Imagine you are about to pick up something really heavy. You take a deep breath in and hold it, bend down, grasp the object, and bare down. You grunt as you try to lift the object. Suddenly you feel this sharp excruciating pain in your lower back and even down to your hip that takes your breath away. The pain is so severe that you cannot straighten up. Walking and moving are excruciatingly painful. In the mirror, you look so twisted that you feel like a pretzel. What happened?
What happened in this case was that would by trying to recruit your diaphragm to lift the item. This happens a lot with shoveling snow and lifting heavy items. The diaphragm attaches to the sternum, lower six ribs, and lumbar spine. It has fibers that attach to the same structures as your psoas major, quadratus lumborum, obliques, intercostals, and more. The diaphragm is a powerful muscle and is not intended to be used for lifting objects, but for breathing. As it went into spasm, it may have pulled the structures so strongly that they were moved from their ideal position. This caused spasms in many of the other muscles mentioned above that are attached to those same structures to protect those structures. Suddenly a whole domino effect throughout the body takes place to deal with this issue. The psoas major, for example, is a powerful hip flexor. Therefore when it too went into spasm, it would keep one bent over.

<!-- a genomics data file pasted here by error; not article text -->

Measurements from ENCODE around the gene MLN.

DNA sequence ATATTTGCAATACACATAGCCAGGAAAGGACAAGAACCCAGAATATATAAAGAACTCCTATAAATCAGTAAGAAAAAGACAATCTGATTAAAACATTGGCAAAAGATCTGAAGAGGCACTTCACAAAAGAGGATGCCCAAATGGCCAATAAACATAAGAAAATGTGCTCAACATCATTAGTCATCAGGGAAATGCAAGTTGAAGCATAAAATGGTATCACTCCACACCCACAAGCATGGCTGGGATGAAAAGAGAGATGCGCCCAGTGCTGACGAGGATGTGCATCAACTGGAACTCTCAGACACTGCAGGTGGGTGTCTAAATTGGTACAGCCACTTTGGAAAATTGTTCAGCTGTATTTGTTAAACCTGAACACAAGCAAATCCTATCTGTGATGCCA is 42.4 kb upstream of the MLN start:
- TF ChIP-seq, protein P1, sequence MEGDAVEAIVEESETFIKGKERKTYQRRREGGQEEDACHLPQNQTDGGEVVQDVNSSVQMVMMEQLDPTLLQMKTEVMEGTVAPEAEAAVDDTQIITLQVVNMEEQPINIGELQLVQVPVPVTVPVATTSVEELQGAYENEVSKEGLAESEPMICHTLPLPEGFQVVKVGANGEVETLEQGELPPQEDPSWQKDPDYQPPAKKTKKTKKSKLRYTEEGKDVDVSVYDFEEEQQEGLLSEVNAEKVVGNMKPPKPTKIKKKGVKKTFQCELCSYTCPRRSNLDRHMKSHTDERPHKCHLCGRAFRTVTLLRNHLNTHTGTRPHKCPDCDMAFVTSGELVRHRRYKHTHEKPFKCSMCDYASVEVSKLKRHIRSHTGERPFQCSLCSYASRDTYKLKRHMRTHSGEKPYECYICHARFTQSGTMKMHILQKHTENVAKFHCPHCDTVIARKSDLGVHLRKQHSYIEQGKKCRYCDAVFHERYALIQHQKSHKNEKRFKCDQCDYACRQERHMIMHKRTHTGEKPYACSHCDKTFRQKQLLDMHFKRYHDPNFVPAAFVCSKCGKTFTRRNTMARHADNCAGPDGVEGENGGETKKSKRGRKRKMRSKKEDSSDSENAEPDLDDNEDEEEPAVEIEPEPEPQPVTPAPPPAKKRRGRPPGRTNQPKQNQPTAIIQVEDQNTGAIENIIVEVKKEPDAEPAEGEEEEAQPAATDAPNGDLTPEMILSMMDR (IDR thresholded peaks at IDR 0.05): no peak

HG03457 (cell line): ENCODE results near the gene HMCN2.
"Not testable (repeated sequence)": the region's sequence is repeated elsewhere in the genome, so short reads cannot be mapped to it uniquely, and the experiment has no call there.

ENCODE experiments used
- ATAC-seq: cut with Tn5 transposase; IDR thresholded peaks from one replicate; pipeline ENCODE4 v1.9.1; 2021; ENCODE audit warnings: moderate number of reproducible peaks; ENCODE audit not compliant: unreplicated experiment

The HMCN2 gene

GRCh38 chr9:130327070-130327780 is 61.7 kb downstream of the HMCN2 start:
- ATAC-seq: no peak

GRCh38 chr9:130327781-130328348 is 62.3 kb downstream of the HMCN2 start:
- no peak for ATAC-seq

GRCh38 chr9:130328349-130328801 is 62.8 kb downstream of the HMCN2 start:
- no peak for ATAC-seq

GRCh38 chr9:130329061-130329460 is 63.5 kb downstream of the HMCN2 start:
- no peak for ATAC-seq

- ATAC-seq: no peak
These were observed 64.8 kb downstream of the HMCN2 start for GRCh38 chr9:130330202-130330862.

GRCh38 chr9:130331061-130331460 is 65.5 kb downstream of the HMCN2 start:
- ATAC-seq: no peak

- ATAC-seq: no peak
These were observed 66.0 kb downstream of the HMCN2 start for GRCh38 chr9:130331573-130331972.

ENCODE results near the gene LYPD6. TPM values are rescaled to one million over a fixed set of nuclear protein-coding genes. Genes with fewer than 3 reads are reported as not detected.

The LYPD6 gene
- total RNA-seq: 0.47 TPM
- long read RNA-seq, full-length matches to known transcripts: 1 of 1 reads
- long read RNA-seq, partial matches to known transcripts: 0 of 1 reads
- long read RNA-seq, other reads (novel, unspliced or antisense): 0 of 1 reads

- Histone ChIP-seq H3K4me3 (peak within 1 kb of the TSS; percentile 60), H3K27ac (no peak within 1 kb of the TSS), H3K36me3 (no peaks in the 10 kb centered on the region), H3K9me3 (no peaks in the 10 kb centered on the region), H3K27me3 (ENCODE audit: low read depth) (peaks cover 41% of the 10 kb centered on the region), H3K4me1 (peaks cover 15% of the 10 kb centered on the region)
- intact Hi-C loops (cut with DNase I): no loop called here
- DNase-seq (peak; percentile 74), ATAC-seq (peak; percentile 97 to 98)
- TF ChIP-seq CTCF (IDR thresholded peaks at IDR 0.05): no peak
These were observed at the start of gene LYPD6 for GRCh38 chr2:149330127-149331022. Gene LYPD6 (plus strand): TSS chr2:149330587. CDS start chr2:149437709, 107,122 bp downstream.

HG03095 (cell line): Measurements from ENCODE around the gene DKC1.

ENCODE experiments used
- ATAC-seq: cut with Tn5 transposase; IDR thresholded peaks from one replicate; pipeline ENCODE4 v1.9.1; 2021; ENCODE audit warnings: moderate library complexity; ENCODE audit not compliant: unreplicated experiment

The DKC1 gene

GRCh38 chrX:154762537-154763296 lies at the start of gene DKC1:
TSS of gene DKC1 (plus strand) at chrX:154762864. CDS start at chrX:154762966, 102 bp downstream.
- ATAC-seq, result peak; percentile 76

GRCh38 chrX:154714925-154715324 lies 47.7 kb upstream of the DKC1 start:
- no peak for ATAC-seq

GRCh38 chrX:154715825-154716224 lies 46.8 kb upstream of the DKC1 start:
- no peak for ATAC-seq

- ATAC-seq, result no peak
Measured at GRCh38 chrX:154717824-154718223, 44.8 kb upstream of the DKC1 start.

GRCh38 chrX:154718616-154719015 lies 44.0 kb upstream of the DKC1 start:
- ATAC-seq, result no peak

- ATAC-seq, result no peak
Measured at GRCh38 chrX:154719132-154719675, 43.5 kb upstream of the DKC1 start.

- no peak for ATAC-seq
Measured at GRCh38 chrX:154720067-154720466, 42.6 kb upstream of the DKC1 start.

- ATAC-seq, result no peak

During my training I have heard doctors state that it was impossible for the diaphragm to spasm. Their reasoning is that if it went into spasm, then one would be unable to breathe. It sounds reasonable but is incorrect. A spasm can be in a part of a muscle. More often than not, it can still function while in spasm. Its ability to function optimally is reduced by how severe the spasm is. Reach down and give your calf a big squeeze. Chances are it is involuntarily contracted and sensitive over certain areas. However, even with your calf having a spasm, you can continue to walk. Resolving this spasm in the diaphragm can be extremely helpful in getting the back to heal as quickly as possible. Otherwise the body might be able to compensate for it, but the underlying spasm will not necessarily go away unless the structures are back in their ideal positions.